New tax reform legislation unveiled Tuesday by Sens. Ron Wyden, D-Ore., and Judd Gregg, R-N.H., would eliminate tax-exempt bonds beginning in 2011, change the tax exemption for state and local bonds to a tax credit, and prohibit the advance refunding of bonds.

Market participants immediately announced their staunch opposition to the bill — whose sponsors said it is modeled after “the successful” Tax Reform Act of 1986 — and said it’s unlikely such a drastic overhaul of the municipal market would become law.

“That’s definitely something that we would and will oppose,” said Mike Nicholas, chief executive officer of the Regional Bond Dealers Association. “Moving all munis to a tax-credit structure is definitely not something we would support. It’s moving in the wrong direction.”

“Our experience over the last year or so with tax-credit bonds suggests that that’s not really an effective way for the federal government to assist in state and local borrowing,” said Michael Decker, managing director and co-head of the Securities Industry and Financial Markets Association’s muni securities division. “To replace a proven and effective means of borrowing with one that’s proven to be really ineffective would be a mistake.”

Susan Gaffney, director of the Government Finance Officers Association’s federal liaison center, also opposed the bill, warning it would adversely impact nearly every city, county, and state across the country at a time when their “needs are so great.”

“The approval prospects for that part of the bill would be dim,” agreed Matt Fabian, managing director at Municipal Market Advisors.

Wyden and Gregg rolled out the Bipartisan Tax Fairness and Simplification Act of 2010 yesterday, calling for a drastic overhaul of the current tax system, which they said is “broken.”

Specifically, the bill stipulates that muni bonds issued beginning in 2011 would be taxable and holders would receive a tax credit equal to 25% of the bonds’ interest cost. That credit rate would be well below those of the existing tax-credit bond programs, which range from 70% to 100% of interest cost. An aide to Gregg indicated that Wyden, who sits on the Senate Finance Committee was the force behind the provisions eliminating tax-exemption for new bonds.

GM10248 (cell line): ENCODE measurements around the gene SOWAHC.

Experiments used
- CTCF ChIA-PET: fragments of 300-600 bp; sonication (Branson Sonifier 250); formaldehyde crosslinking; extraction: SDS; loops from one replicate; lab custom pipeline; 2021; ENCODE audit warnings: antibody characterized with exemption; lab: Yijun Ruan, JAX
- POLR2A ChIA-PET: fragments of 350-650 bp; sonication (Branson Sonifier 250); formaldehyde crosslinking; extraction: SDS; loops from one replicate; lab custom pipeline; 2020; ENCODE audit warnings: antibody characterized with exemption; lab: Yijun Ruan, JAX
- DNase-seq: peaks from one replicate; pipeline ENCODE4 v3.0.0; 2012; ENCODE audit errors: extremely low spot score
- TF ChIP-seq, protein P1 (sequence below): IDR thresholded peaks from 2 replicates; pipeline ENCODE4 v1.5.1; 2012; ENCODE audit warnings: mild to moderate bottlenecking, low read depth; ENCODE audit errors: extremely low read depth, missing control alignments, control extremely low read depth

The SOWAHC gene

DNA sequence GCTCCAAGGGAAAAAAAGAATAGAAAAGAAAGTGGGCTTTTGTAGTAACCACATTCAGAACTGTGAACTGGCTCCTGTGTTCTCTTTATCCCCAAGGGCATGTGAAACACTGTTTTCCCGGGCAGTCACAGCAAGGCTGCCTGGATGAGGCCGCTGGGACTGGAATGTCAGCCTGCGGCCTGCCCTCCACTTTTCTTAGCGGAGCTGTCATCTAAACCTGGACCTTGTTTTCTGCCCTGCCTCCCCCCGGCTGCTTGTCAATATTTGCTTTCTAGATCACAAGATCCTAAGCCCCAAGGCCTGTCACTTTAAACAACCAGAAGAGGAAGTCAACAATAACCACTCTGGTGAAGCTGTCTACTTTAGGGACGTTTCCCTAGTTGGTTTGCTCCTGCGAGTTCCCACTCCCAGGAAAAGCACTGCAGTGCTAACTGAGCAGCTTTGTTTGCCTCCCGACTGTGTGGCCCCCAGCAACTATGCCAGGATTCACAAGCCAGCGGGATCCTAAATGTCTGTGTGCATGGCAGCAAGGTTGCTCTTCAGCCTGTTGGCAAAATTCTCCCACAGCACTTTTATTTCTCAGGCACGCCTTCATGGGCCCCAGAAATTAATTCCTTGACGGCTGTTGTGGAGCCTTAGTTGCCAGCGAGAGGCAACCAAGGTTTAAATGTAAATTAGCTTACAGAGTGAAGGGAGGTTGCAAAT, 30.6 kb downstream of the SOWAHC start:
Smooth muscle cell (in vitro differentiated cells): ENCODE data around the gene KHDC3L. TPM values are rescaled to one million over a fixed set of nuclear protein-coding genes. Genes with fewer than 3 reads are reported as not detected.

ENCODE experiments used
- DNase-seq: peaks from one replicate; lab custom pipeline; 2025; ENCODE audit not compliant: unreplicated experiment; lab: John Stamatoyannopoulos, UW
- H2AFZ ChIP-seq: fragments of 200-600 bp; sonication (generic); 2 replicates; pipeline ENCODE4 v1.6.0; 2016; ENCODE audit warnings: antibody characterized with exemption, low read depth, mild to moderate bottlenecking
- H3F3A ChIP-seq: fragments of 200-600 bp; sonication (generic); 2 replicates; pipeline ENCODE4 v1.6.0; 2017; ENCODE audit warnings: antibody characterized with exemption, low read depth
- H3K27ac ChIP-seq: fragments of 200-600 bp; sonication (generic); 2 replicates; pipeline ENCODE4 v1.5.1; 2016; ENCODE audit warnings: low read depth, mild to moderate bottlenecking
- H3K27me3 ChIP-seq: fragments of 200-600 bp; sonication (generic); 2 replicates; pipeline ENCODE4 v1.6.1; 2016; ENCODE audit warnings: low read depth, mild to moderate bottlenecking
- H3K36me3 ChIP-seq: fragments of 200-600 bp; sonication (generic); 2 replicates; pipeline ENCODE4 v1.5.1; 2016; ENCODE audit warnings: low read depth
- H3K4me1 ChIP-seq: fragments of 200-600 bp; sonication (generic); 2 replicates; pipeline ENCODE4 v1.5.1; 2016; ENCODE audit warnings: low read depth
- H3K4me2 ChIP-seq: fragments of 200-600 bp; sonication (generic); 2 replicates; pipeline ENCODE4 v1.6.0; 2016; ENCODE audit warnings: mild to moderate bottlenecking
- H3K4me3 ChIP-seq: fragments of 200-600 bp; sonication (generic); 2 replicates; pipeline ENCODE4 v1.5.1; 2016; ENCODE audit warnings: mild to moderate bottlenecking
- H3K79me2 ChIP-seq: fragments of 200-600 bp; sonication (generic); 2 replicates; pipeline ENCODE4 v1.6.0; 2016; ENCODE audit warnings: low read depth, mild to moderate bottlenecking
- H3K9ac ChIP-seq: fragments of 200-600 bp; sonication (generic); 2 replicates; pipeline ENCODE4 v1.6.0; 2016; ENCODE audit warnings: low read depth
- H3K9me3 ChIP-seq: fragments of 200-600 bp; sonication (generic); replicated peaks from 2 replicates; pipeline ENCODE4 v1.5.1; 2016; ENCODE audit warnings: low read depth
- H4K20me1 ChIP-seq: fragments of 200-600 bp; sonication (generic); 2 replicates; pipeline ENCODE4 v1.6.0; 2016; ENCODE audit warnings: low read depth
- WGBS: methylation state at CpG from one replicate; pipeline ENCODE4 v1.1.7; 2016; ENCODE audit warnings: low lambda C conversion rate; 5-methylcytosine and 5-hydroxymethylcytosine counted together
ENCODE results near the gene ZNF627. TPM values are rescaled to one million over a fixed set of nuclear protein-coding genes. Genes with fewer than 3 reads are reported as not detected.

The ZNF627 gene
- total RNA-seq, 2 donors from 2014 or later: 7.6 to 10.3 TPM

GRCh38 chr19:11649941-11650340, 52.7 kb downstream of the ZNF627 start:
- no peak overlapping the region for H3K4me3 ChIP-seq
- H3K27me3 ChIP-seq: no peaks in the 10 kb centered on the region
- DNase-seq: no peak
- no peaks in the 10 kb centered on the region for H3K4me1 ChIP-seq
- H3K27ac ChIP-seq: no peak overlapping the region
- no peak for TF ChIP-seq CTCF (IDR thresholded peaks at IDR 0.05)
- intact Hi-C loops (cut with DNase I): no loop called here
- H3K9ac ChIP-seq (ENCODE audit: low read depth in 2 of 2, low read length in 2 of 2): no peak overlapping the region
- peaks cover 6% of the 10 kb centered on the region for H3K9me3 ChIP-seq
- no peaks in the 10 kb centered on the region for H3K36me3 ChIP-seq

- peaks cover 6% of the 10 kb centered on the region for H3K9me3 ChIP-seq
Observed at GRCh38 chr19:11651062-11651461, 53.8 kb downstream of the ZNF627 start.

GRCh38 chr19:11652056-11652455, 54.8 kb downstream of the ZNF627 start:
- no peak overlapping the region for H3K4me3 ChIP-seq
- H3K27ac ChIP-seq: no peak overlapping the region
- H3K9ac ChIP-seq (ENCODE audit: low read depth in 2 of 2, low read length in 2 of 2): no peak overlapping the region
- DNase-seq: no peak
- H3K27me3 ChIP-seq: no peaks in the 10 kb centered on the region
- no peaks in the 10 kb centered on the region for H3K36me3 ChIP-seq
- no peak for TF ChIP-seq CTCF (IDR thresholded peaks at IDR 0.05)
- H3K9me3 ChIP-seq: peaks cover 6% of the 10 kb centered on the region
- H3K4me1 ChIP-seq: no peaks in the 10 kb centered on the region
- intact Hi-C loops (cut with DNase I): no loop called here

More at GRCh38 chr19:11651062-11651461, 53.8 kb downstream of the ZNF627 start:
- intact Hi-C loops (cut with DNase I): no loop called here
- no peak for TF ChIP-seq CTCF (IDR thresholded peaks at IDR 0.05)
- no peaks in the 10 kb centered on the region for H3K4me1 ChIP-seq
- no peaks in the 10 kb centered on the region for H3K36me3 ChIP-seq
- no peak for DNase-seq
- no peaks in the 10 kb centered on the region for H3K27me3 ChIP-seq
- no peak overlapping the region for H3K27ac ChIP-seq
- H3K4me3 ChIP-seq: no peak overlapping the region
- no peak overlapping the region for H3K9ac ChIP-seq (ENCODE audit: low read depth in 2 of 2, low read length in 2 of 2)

The proposed wholesale shift to tax-credit bonds comes as Congress is moving forward with a jobs bills that would modify certain tax-credit bond programs that have struggled to gain a foothold in the market by allowing issuers to receive a direct subsidy payment from the federal government instead of providing investors with a tax credit.

Wyden sponsored the original legislation creating the first direct-pay bonds — Build America Bonds — that was eventually added to the American Recovery and Reinvestment Act. However, the Wyden-Gregg bill is silent on BABs, leading some market participants to question the future of the program, which is slated to expire at the end of the year.

The lawmakers clearly believe the bill is a spiritual successor to the Tax ­Reform Act of 1986, which contained the most stringent restrictions ever imposed on tax-exempt bonds, including broad ­arbitrage rebate restrictions, the private-activity bond volume cap and limits on the amount of bonds that banks could buy.

“Overall, the [bill] follows the successful model of the bipartisan Tax Reform Act of 1986 which funded tax relief by eliminating a number of special interest tax breaks,” the two stated in a release.

Market participants speculated yesterday that the bill includes the massive shift to tax-credit bonds as a way to save money for the federal government. Economists have long argued that tax-exempt bonds are an inefficient way to subsidize state and local projects, and tax-credit bonds would offer the federal government better bang for its buck.

Neither the lawmakers nor their staff could be reached for comment.

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